This stands in contrast to the reaction of the Guardian. To the liberal multiculturalist mindset, it is literally inconceivable that the issue of class might explain more than race; that it may not be the case that all whites have a uniform access to power, opportunity and influence, the type of which is denied to all non-whites; that non-white ethnic groups are not uniform, and significant class cleavages might exist within them. To the liberal multiculturalist, the notion of class unity and class politics across racial lines is a threat not only to their worldview, but also in many cases their paycheques and funding. Home affairs editor Alan Travers worried of Denham’s statement that “such a “sophisticated” message ends up falling between two stools and reassures neither the poorest of the white working class nor inner-city black and Asian “core” Labour voters” (John Denham’s subtler approach to race and class carries new risk | Society | The Guardian, the use of quotation marks around ‘sophisticated’ is Travis’s). But the most revealing reaction, the one truest to multicultural form, came from assistant comment editor Joseph Harker, who had this to say:
“New Labour abolished the Commission for Racial Equality, the Equal Opportunities Commission and the Disability Rights Commission and shoved all the “isms” into one overbearing, bureaucratic and malfunctioning equalities commission. Now Denham wants to repeat the thinking, merging minorities into an overall “social class” group which will represent all the economically disadvantaged. Well, this just won’t do, because Britain’s racial minorities do not fit neatly into its traditional class structure (emphasis added). Most minorities in Britain are from poor backgrounds, with little or no longstanding family wealth. Even those who have not faced direct or indirect discrimination have had to overcome economic and social obstacles. But do those who have done so, and gained a decent education or a decent job, immediately break free from all-pervasive racism and therefore no longer require any legal or other support?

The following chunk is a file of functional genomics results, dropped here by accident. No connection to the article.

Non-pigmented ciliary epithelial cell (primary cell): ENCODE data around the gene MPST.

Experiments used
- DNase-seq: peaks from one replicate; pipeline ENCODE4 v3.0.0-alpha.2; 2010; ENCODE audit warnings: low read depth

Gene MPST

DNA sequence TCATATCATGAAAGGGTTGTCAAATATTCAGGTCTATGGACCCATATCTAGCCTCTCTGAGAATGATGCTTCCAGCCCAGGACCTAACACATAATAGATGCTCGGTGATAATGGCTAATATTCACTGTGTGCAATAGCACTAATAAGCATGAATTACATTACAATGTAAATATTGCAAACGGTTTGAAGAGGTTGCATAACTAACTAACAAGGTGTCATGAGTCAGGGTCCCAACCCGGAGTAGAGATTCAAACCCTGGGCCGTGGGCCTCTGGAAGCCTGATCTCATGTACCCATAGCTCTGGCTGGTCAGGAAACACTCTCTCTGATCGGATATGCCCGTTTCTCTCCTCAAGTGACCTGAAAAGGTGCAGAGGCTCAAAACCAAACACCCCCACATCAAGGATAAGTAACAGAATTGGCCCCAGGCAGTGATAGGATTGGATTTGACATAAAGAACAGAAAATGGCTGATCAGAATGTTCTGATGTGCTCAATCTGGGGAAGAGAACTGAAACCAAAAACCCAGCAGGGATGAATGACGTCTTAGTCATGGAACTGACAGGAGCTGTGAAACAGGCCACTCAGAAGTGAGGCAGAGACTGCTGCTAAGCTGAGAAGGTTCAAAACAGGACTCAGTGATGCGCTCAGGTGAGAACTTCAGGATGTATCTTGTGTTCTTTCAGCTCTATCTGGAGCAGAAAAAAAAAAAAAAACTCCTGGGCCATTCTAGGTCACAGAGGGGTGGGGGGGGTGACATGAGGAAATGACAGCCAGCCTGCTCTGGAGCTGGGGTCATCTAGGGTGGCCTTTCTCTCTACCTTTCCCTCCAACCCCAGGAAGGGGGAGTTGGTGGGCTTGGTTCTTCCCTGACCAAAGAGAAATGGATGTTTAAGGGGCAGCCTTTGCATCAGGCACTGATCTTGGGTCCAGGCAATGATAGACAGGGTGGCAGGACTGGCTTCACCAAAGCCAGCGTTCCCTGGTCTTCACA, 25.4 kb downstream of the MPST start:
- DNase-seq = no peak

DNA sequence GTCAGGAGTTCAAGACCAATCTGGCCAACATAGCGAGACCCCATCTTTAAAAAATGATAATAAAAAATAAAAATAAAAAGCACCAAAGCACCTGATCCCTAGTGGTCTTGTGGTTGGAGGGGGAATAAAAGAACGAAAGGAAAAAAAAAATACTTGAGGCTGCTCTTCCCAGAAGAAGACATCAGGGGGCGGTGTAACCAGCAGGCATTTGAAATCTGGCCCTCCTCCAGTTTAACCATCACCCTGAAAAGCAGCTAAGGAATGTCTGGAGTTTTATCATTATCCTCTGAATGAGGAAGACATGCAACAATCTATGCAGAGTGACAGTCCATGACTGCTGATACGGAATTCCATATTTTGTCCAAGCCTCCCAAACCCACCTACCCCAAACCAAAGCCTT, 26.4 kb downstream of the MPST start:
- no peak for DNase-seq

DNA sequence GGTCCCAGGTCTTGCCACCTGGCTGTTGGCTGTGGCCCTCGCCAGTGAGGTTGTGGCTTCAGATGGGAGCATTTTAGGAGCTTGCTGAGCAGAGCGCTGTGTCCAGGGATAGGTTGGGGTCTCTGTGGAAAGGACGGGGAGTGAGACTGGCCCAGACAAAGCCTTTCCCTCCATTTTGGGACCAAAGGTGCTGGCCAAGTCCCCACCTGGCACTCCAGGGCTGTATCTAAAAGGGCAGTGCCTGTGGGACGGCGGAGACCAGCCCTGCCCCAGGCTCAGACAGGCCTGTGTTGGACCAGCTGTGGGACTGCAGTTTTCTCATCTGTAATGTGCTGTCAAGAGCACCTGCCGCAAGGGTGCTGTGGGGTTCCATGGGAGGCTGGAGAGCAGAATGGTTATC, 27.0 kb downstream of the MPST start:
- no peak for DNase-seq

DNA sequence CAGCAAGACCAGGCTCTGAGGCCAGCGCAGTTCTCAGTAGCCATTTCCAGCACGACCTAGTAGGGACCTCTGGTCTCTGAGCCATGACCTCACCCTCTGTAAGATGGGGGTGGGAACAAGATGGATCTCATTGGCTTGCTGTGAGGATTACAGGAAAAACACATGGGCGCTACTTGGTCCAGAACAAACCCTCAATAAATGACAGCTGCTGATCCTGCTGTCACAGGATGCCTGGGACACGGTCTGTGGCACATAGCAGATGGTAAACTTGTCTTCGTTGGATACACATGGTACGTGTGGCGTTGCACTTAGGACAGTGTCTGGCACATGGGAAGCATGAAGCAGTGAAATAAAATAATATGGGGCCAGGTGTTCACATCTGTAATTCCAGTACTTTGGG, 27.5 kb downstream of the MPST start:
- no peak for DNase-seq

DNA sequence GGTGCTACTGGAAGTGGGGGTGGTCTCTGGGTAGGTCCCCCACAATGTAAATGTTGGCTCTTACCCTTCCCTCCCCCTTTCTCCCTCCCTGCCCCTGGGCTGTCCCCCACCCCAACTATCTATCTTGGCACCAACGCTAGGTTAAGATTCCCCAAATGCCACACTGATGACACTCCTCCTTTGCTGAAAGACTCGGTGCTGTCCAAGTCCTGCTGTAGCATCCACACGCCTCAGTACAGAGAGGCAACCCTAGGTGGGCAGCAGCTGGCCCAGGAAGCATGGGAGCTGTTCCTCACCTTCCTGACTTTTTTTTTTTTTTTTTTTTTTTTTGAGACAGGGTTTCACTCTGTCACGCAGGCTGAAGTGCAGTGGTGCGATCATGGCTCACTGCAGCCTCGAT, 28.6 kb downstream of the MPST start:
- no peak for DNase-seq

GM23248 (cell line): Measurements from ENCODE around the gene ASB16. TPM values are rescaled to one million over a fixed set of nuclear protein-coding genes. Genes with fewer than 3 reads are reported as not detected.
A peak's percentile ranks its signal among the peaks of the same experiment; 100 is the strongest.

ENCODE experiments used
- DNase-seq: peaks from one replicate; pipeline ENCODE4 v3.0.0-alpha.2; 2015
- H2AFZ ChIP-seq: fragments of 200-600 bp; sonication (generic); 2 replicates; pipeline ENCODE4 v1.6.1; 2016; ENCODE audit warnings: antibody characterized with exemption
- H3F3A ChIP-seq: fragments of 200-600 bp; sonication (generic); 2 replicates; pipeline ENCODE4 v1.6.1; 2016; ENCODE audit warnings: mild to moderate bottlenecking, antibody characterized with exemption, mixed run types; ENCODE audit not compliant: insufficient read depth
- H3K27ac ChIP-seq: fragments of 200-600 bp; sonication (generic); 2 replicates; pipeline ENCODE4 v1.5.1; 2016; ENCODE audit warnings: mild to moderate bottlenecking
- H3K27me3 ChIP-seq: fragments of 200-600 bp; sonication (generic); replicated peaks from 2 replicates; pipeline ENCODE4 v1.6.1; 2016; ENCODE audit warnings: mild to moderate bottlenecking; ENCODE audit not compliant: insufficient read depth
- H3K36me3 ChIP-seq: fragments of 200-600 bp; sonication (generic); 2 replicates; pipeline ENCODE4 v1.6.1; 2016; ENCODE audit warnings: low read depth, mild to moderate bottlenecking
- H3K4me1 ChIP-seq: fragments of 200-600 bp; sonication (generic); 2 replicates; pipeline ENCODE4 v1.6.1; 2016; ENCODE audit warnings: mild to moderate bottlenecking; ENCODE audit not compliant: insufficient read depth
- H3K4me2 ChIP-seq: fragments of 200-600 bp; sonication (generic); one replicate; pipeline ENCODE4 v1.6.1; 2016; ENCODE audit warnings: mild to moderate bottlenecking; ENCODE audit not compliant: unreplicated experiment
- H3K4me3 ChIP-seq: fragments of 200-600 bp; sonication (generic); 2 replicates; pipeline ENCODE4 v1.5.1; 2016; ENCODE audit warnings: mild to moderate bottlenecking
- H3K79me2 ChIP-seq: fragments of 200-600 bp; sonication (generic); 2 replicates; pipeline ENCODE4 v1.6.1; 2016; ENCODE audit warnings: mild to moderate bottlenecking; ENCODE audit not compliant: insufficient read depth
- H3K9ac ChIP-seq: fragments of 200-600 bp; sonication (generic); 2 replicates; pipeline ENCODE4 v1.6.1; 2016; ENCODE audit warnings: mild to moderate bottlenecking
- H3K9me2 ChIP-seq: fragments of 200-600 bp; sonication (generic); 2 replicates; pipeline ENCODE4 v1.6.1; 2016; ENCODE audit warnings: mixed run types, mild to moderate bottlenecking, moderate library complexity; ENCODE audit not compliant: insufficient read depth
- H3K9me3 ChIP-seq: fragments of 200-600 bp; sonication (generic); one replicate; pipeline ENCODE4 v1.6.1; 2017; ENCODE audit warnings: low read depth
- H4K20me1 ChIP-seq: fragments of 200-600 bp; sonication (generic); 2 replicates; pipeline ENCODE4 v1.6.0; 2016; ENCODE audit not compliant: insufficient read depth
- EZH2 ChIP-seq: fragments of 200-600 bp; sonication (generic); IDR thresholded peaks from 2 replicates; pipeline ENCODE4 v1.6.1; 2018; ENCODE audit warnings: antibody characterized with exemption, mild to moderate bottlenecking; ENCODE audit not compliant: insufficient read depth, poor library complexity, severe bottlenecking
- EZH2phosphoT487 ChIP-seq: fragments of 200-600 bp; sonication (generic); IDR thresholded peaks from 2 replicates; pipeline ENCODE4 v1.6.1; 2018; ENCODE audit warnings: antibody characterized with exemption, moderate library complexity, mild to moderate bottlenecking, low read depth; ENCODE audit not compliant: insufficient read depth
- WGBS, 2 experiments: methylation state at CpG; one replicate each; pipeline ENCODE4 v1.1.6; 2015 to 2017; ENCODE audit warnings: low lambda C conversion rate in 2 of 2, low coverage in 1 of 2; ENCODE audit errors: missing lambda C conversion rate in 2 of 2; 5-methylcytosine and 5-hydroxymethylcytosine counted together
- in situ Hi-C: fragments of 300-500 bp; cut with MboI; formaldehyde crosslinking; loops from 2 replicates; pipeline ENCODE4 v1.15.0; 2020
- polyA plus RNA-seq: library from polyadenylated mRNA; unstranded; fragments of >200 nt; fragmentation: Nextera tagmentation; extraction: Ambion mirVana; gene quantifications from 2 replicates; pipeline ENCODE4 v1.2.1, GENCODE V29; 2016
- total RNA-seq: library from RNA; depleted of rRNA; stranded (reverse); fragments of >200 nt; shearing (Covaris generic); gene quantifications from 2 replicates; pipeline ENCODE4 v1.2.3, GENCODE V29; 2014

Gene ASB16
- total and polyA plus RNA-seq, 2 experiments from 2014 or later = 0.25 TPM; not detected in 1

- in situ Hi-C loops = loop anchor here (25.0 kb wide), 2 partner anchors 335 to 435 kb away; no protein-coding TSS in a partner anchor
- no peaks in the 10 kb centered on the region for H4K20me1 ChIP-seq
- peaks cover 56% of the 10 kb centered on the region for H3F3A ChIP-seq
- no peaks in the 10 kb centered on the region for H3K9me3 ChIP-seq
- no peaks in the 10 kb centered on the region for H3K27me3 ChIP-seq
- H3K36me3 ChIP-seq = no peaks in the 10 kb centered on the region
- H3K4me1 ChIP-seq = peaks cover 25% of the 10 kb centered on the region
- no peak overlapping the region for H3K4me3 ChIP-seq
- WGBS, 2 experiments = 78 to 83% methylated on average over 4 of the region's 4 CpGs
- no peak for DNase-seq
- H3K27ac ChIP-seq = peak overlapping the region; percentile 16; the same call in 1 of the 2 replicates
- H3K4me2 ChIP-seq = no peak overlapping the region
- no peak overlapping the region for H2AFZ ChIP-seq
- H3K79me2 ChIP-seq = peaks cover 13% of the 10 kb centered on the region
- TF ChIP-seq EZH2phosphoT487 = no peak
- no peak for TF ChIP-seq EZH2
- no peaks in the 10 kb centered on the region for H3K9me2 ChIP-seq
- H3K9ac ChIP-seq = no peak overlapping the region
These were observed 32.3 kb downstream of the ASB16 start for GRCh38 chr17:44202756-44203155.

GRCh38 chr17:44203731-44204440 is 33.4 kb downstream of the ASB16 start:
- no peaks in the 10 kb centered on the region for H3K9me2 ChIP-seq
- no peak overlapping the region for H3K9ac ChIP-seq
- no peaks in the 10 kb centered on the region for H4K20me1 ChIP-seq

“Not only that, but no one has yet come up with a decent, all-encompassing description of what “working class” really is. Does a man or woman automatically become middle class the moment they gain an A-level? Or a degree? In which case, class inequality will always be embedded, because the success stories are excluded from the figures – and it will always appear that the working class are worse-off than minority groups. Even if such distinctions were worked out, why would black and Asian people want to join with the white working classes, when some of them are signing up to the British National party and seem only too keen to blame non-whites for their own disadvantages? (emphasis added)” (Labour has not eliminated racism | Joseph Harker | Comment is free | guardian.co.uk).
So, Harker thinks it’s a bad thing that all the ‘economically disadvantaged’ might be thought of as an ‘overall social class’; disputes the existence of such a concept as ‘the working class’; believes that black and Asian people shouldn’t join with the ‘white working class’; accepts that ‘class inequality will always be embedded’, and believes that minorities ‘who have gained a decent education or a decent job’ are still in need of ‘legal or other support’. So: race over class (class no longer existing), support for political balkanisation and separatism, and the acceptance of existing class/economic hierarchies – not to mention inherent racial differences, at least among the lower orders – alongside continued support for the black middle class, all in the space of 250 words. Quite remarkable, even for the liberal left. It takes some doing to miss the point so spectacularly, but Harker has managed it.
We should finish by pointing out what should be obvious: that Denham’s concern for the ‘white working class’ is purely opportunistic and, in any case, comes years too late. It is motivated solely by the (justified) concern that the BNP have the potential to eat into what is left of Labour’s core vote. While it is not too late for the BNP to be taken on and stopped politically, it is too late for Labour to do the job: that ship has sailed. New Labour made the choice to turn its back on the working class, assuming it had nowhere else to go. That betrayal will not be forgotten or forgiven.